Whether you’re trying to start a “side-hustle” at home or you want to break out of the 9-to-5 to make their own way in the world, more and more people are finding it easier to start their own business. There are plenty rewards, but also quite a few risks, and many of them come right at the start. Getting your business off on the right foot and forgetting one part of the beginning can lead to a much earlier end. So, what goes into starting a business and how do you make sure you start as you mean to go on?

The idea

Of course, in order to run a business, you have to have something to offer the market. A product or a service. But before you run with your idea, you need to test it from every angle. What market does it appeal to? Does it have competition? How does it set itself apart? Using a market research company can help you find a lot of answers to the question of whether the idea will hold its own, or whether you need to go back to the drawing board. If you can’t find sufficient evidence that your idea is likely to have support when well-executed, then the business could be unnecessarily risky.

The money

One of the reasons it can be risky is because of the real investment involved. Even if you start a business at home, your expenses might be reduced a great deal, but you will still have them. Whether you need equipment, office space, staff, software, or a marketing push, funding can be essential in helping you purchase them. Many will start their business from their own savings, but there are investment options to consider, too. Banks don’t normally make business loans to brand new startups, but angel investors and venture capitalists might. What’s more, there is funding available for small businesses in the form of grants, so do plenty of digging around for the funding you need.

The model

How do you know how much funding you need? How do you know what the day-to-day of running the business is going to look like or whether you’re making progress in the right direction? Because you have the business plan to follow. A business plan is exactly how it sounds, a close, detailed look at how the business will run, how it will seek profit, and what goals you can set for yourself to ensure you’re on the right track. Take the time to create a business plan. It does more than give you a track to follow, it’s also essential if you’re seeking any investment capital from others. They want to know how you plan to make their investment back, after all.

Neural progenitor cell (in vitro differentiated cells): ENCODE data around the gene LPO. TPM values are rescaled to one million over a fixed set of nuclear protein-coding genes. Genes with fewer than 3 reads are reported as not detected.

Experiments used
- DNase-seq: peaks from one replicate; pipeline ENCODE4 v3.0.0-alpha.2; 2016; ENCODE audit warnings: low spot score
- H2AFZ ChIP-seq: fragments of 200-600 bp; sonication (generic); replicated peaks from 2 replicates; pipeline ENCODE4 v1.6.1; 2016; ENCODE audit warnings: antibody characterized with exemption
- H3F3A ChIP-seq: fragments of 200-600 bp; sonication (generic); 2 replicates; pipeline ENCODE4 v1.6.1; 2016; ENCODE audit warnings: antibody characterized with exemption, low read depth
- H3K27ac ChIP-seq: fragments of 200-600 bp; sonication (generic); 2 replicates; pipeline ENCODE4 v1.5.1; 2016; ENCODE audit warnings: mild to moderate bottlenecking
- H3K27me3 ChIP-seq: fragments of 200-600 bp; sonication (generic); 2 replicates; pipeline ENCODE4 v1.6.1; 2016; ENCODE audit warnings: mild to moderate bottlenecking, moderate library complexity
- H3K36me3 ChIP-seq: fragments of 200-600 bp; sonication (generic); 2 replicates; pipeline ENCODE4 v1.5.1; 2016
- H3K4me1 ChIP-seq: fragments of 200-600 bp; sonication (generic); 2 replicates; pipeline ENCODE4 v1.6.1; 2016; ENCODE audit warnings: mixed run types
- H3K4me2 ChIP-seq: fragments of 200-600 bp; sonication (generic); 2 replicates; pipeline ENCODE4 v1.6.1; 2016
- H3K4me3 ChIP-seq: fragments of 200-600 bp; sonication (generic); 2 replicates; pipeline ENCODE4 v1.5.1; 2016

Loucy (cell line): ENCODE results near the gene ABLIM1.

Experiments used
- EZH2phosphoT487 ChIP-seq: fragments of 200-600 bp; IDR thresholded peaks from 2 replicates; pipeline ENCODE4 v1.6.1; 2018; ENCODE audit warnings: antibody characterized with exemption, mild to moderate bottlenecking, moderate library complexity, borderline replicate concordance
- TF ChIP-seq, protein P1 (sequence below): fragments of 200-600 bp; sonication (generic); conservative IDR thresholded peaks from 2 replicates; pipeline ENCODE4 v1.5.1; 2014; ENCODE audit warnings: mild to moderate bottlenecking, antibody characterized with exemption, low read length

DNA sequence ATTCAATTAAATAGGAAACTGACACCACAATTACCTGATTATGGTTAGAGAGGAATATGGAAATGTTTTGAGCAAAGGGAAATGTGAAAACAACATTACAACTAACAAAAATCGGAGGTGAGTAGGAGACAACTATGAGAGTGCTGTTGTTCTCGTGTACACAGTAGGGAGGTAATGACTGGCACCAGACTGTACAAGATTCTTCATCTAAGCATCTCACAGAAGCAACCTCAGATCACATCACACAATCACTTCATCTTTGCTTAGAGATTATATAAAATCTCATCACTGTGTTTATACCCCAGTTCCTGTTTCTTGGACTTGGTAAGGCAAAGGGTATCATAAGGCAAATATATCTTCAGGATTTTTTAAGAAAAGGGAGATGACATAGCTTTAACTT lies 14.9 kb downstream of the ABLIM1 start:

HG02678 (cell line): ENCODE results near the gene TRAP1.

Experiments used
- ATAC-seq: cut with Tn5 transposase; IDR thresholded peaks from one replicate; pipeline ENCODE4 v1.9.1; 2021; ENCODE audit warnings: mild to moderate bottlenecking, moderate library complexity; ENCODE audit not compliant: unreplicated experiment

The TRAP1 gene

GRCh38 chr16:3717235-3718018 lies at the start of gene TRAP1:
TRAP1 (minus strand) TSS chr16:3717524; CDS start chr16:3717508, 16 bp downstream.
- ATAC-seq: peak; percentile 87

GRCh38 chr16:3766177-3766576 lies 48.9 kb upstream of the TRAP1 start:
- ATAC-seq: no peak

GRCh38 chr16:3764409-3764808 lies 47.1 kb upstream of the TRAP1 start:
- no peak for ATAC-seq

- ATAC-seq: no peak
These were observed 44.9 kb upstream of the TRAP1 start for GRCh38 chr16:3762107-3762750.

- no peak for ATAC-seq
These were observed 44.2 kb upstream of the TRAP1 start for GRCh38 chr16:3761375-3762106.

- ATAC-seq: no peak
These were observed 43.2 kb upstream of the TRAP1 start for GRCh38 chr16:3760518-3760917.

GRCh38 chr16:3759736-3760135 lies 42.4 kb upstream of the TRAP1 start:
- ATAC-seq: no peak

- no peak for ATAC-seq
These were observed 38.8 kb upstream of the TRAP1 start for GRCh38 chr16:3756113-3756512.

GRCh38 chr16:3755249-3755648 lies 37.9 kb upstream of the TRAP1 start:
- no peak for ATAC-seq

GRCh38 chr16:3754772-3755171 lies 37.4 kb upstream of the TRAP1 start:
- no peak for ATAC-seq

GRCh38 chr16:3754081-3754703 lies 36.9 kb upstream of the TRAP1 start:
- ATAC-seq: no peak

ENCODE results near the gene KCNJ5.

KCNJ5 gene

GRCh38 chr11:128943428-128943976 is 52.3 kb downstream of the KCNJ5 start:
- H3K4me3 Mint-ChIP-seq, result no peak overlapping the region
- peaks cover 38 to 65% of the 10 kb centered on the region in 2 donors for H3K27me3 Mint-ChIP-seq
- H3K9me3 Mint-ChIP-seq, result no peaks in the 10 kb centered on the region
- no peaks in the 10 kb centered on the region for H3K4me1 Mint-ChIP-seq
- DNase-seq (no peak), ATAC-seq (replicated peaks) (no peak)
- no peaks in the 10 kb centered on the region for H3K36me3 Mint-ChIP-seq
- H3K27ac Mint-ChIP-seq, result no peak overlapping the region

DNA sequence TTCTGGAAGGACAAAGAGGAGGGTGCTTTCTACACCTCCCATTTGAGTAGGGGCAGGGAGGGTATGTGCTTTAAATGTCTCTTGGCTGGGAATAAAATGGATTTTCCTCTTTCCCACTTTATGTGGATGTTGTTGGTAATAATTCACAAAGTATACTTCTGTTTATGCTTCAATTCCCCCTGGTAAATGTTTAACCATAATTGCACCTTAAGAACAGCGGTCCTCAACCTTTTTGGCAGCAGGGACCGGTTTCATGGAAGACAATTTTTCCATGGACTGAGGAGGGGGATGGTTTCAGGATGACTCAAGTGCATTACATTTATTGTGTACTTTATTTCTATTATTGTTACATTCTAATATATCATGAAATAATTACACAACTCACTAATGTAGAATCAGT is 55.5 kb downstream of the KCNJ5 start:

The serious business

When it comes time to actually start the business, it’s not as simple as declaring that your doors are open. There’s some paperwork and red tape involved. You need to decide what kind of entity your body will be. Working as a sole trader can be simpler, but you are also more liable to risk, and it can harder to keep personal and business finances separate. Starting a corporation can reduce your personal risk, somewhat, and make it easier to separate the personal from the business. Using a company formation agent can help new business owners understand and streamline the whole process a lot better. Beyond the documentation, there’s the step of setting up a site, a business address and much else to do, so having a helping hand can stop you from having to delay your grand opening too much.

The brand

You know what you’re offering, who you’re offering it to, and how you intend to profit from it. That’s the beginnings of how you run the company internally, but what about externally? Good products and services aren’t enough, you need the brand to communicate them effectively to your market. A good name, logo, and visual design will help distinguish you amongst the competition, but the strongest aspect of your brand is the brand messaging. What is your unique selling point and how do you express it in a way that best gets it across to your market and their needs? How do you plan on marketing and spreading brand awareness? Know where to market, how to reach the most relevant people, and, in particular, learn the language they would use to describe your services. Having that meeting of the minds, and the click of shared language can make it a lot easier to get across what you’re actually offering.

The management

Making sure you’re ready for the day-to-day task of running the business is as important as anything else. There are a few skills you need to start mastering, in particular. Even if you hire an accountant, you need your own sense of financial responsibility and bookkeeping. Using accounting software can make it a lot easier. Time-management and task prioritisation is just as important, too. Learn how to create sets of objectives for each work day, to set out longer-term goals, and how to schedule out your time so you know how much time you’re spending on each task. A business or management course can help you get a much more practical idea of what the daily grind is actually going to feel like.

The law

There are a lot of legal issues a small business should know about, which we’re not going to be able to fully clear up, here. You have to do your own research on tax laws, employment laws, intellectual property, insurance, and even digital marketing regulations. There are legal guides on the net that can more thoroughly guide you. This isn’t a step to be skipped or skimmed over, your company can dissolve in an instant if you fail to be compliant with the law.

There are many challenges to face ahead, and a great start doesn’t always necessarily mean having a great business. But a bad start will most certainly mean you have a tougher time of it, so make sure you’re prepared and you know what you need before you set off on this rather big endeavour.


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